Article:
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NCJ Number: 113716 Find in a Library
Title: Monitoring the Levels and Trends of HIV Infection: The Public Health Service's HIV Surveillance Program
Journal: Public Health Reports  Volume:103  Issue:3  Dated:(May-June 1988)  Pages:213-220
Author(s): T J Dondero; M Pappaioanou; J W Curran
Date Published: 1988
Page Count: 8
Sponsoring Agency: National Institute of Justice/
Rockville, MD 20849
NCJRS Photocopy Services
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Sale Source: National Institute of Justice/
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NCJRS Photocopy Services
Box 6000
Rockville, MD 20849-6000
United States of America
Document: PDF
Type: Program/Project Description
Language: English
Country: United States of America
Annotation: As the prevalence of HIV infection varies widely by geographic area and by demographic and behavioral subgroups, a comprehensive, multifaceted approach to HIV surveillance is needed to provide information necessary for public health management and policy.
Abstract: Because HIV infection is not readily or easily ascertained, both survey methods and sentinel surveillance approaches must be used. At least some of the surveys must be anonymous and unlinked to identifiable persons to avoid the uninterpretable impact of a self-selection bias that could lead to significant underestimates and occasional overestimates of prevalence. Others must be unblinded, with careful interviews of voluntary participants to evaluate risk factors for HIV infection. Further, these surveys must continue over time to evaluate trends in infection. A comprehensive family of complementary HIV surveys and studies and a national household-based HIV seroprevalence survey have been undertaken by the Public Health Service in colaboration with other Federal agencies, State and local health departments, blood collection agencies, and medical research institutions. These projects focus on accessible segments of the general population, childbearing women, persons at high risk of HIV, and persons in special settings such as prisons and colleges. This surveillance approach will help monitor the levels and trends of HIV infection in the United States and held prioritize, target, and evaluate HIV prevention activities. 10 references. (Author abstract modified)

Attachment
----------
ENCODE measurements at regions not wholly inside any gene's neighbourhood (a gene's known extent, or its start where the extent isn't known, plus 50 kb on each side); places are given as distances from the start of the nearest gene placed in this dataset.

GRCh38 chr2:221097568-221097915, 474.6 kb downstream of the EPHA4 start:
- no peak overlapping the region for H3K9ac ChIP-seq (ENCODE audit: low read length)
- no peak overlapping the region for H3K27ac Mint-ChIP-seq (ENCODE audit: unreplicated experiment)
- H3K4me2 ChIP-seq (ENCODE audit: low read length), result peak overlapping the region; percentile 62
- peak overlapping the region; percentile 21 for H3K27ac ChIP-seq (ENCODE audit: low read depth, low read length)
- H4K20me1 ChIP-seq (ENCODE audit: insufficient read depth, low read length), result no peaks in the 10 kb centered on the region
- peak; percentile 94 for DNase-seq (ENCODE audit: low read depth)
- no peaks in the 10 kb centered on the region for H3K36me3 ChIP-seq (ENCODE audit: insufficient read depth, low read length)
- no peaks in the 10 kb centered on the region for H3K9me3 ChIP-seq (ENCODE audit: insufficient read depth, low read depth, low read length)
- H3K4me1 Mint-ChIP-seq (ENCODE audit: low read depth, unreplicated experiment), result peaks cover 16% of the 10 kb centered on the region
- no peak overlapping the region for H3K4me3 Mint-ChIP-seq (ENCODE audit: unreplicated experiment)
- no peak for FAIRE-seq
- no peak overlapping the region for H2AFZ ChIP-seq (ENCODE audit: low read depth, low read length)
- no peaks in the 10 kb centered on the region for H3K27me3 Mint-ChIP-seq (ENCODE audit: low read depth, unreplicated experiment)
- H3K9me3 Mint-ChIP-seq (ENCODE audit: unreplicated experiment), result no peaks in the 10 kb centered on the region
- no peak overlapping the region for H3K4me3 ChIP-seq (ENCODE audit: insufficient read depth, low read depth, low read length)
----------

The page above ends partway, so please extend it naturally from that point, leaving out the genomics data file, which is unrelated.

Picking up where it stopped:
Main Term(s): Human Immunodeficiency Virus/Acquired Immunodeficiency Syndrome (HIV/AIDS)
Index Term(s): Public Health Service; Research methods; Research uses in policymaking
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